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The Path to a Prized Possession

What do the Miami HEAT run when they need a crucial, late-game basket?

Erik Spoelstra has been brilliant this season designing plays out of timeout situations, but the answer to that question, Miami’s identity in the flow of the game, likely won’t be easily definable this season. The system is still very much under construction, but in the HEAT’s Game 3 victory over the Philadelphia 76ers, we got our best glimpse of the future to date.

Having absorbed yet another burst of energy from the stubbornly determined 76ers, the HEAT ran off a quick six points on three consecutive possessions to take an eight-point lead with just over five minutes to play. Finish strong and they would have the series in a 3-0 vice.

The adage concerning this circumstance happens to hold true more often than not. Miami has great offensive players that can run the most basic sets – isolations or pick-and-rolls – in any situation and manufacture an opportunity to score, whether it’s a dribble-drive to the rim or a pull-up jumper. And with old habits, and countless repetitions, in tow, they return to the well of familiarity.

The predictability of such offense has been often, and rightfully, criticized. But the HEAT have the same criticisms of themselves, and have been working the entire season toward something more. Something, like this:

“I didn’t want us to fall in to the early season temptation to run home runs for Dwyane or LeBron,” Spoelstra said. “It shows you how far we’ve come that we were actually able to execute offense that wasn’t a high-post isolation for either one of them. And we we’re able to do it in a pressure moment.”

Nearly everything the team would want to happen in this situation happens. All three of the All-Stars touch the ball, the floor is reasonably spaced, their best finishers are moving off the ball, and when Dwyane Wade comes off Chris Bosh’s screen, he has options. With two defenders in the paint and two recovering, Wade can either split the help and take the ball to the rim, hit Bosh rolling to his left or lay the ball up for LeBron James, making his second cut of the play having already gone corner-to-corner on a Wade screen.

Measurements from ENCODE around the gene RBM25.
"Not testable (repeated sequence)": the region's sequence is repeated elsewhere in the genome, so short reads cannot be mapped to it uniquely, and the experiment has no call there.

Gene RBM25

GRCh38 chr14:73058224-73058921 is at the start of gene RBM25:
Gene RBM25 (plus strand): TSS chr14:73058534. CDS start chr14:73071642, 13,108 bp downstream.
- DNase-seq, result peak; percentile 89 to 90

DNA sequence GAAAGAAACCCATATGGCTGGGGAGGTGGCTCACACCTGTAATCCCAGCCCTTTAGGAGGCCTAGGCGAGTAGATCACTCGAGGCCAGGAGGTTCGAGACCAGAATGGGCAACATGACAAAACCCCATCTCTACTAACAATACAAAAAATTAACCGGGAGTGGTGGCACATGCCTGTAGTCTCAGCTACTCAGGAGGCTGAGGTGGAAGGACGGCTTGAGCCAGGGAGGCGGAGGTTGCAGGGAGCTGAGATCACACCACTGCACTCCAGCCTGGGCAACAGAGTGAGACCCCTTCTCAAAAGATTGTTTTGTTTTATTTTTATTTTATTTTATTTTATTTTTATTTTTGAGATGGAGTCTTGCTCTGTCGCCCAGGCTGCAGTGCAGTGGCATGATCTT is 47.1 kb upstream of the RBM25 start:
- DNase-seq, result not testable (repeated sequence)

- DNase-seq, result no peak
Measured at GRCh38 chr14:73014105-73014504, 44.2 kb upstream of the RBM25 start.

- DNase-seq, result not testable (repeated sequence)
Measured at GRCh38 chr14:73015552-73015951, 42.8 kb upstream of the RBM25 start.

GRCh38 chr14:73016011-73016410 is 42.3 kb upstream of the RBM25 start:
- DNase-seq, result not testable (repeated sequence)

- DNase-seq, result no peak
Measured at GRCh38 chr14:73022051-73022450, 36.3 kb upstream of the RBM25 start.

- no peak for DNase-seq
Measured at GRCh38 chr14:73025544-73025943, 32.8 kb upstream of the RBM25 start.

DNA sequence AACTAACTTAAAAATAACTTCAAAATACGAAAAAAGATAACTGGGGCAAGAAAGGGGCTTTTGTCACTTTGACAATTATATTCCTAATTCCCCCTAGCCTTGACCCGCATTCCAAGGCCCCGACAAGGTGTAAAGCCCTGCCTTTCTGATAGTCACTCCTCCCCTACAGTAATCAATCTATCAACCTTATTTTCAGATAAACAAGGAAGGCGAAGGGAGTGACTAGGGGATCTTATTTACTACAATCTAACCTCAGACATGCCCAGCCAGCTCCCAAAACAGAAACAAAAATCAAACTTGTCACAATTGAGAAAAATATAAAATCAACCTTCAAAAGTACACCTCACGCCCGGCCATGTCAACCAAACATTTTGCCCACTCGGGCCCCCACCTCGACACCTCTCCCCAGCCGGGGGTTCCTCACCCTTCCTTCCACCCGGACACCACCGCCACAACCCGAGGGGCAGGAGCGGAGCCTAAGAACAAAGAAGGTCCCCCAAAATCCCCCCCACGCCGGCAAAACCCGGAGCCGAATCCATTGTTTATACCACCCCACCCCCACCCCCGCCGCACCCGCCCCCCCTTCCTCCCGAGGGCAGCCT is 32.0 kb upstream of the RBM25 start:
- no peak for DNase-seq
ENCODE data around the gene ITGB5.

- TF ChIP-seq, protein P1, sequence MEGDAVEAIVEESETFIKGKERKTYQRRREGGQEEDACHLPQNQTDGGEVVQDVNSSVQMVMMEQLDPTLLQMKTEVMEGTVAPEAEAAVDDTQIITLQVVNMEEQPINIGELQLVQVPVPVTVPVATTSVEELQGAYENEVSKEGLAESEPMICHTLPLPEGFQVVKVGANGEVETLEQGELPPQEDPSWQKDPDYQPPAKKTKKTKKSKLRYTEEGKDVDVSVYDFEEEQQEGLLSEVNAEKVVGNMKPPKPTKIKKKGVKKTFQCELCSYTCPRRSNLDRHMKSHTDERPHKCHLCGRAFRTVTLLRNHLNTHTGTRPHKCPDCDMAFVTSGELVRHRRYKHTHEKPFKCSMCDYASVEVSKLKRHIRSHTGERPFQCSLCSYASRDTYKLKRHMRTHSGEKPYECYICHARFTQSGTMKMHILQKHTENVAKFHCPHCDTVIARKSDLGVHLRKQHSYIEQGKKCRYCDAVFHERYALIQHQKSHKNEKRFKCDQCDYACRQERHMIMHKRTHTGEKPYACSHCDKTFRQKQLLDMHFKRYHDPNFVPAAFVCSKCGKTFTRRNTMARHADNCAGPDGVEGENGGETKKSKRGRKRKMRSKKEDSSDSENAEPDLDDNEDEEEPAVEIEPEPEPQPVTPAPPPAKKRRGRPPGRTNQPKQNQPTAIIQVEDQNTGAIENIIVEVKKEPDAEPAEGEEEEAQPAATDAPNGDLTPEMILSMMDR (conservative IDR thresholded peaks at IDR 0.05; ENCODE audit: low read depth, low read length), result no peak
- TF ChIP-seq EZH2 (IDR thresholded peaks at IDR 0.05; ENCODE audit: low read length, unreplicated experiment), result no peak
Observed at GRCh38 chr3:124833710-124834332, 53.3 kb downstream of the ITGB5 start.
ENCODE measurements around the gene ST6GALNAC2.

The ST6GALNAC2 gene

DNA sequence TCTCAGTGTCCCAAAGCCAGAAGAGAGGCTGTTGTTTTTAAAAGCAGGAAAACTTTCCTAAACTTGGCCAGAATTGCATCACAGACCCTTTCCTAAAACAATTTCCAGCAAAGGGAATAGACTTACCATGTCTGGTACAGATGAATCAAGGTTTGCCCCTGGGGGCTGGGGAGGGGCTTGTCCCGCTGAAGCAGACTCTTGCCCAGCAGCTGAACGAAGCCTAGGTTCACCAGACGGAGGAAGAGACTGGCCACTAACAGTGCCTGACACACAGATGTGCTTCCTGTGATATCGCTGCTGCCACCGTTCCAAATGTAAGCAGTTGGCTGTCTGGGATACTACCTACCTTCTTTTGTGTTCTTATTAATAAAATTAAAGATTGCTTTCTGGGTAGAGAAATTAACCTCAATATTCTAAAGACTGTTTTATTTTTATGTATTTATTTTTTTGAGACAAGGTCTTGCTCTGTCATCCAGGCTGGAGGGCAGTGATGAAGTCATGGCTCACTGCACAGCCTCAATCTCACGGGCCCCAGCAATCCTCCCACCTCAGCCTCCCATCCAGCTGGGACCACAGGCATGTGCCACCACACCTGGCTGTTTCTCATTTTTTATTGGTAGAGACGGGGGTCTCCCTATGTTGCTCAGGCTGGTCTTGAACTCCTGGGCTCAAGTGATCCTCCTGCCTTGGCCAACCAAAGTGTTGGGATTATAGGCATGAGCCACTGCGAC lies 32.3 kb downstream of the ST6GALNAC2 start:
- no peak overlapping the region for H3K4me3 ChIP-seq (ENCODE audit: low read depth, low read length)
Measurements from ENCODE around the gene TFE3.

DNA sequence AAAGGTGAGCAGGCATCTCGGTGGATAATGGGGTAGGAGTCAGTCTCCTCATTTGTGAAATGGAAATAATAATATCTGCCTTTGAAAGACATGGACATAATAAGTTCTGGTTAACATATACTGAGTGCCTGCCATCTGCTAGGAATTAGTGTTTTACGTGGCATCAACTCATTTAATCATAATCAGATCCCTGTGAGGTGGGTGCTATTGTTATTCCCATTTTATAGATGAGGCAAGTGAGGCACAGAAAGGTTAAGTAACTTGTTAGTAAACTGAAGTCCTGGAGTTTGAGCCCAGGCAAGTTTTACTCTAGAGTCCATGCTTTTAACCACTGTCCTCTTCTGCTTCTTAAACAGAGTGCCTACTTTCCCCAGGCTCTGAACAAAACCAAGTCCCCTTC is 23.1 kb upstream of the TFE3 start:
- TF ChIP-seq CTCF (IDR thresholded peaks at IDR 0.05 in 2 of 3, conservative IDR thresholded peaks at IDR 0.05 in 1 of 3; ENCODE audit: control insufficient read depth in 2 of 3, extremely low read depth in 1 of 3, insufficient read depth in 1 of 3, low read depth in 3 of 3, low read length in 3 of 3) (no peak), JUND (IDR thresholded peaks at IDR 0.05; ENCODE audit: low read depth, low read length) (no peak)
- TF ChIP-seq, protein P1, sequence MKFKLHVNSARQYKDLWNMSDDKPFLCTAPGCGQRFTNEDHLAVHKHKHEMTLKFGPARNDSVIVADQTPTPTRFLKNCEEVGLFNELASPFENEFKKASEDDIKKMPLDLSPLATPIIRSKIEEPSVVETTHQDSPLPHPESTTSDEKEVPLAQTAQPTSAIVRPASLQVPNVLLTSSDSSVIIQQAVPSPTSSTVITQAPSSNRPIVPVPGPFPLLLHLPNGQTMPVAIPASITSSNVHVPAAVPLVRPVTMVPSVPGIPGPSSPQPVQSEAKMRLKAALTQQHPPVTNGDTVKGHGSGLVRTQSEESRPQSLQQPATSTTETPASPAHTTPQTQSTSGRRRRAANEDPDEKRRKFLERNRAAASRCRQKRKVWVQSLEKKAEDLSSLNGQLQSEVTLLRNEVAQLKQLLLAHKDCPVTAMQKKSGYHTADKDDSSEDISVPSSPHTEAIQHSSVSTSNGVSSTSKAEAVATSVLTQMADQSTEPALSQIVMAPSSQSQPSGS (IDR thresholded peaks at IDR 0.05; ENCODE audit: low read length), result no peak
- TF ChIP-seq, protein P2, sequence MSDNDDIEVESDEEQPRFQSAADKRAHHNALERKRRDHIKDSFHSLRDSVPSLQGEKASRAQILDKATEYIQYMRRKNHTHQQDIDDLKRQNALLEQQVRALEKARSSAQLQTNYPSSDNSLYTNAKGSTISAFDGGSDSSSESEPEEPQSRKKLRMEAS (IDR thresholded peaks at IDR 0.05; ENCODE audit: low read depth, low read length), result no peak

James gets the ball, the HEAT go up by double-digits and take control of the game that gave them absolute control over the series.

It’s human nature to think this is a simple decision made by the team to run such a play. We think in end products, not in process. We come out of a movie sharing reactions to the experience, not talking about costume design and camera placement. We don’t initially consider the person-to-person meetings required to get a producer in a studio to lay down a single beat for a hit song. With time, appreciation of those details comes, but most moments in sports don’t have the opportunity to age in such a way, especially when they mark the mid-point of development.

In those terms, the above possession began months ago, remarkably after the HEAT had just decimated their December schedule, going 15-1. They had performed effectively and efficiently during that stretch, but not in a sustainable manner. So, instead of relying on an offense of ease and individualism, Spoelstra began spending more time with half-court offense. And at first, with practices spent repeating the same half-court reads and reactions, things got worse.

“It was very, very tough in the beginning. I wasn’t sure if it was going to work,” Bosh said.

“As much as we wanted to fight it, it was like, ‘Man, I don’t know if this is going to work. We’re not getting anything out of it.’”

What made things even more difficult was that Miami didn’t have the benefit of relative anonymity. They were facing teams that treated them like former champions, playing to or above their defensive capacity, all while in the infant stages of an increasingly complex offense. At times, the same Game 3 set worked, but broken plays and frustration persisted. Still, Spoelstra ran corner sets – a cousin of sorts to the famed triangle offense – dribble hand-offs and timing-reliant stacked screens. He asked for more, and when the team dropped five consecutive games in early March, the team realized why.

“When we had the five-game setback, we were honest with ourselves,” Spoelstra said. “I think everyone collectively understood that our half-court execution was not going to get it done against the best teams in the league. We were going to have to address it, spend a lot more time on it and be a lot more disciplined a diligent about it. That’s probably when the real progress was made.”

Progress, but not achievement. There was, and still is, plenty of practice tedium ahead, plenty of failures yet to be realized in order to capitalize on the opportunity at hand.

“To get to that precision, it’s tough. You’re going to have to go through some down times,” Bosh said. “We were struggling with it early because nobody really knew how to read, nobody knew each other, nobody knew the offense, everything was brand new.

“It was hard to do. But it worked out. Now we’re to the point that we can really execute.”

That’s the key. Though it will not always happen, they can do it enough that Spoelstra can feel comfortable calling for execution-heavy sets in situations as both late March and Game 3. And with this most recent success comes satisfaction, months after the initial resistance and frustration.

“It was worth it,” Bosh said.

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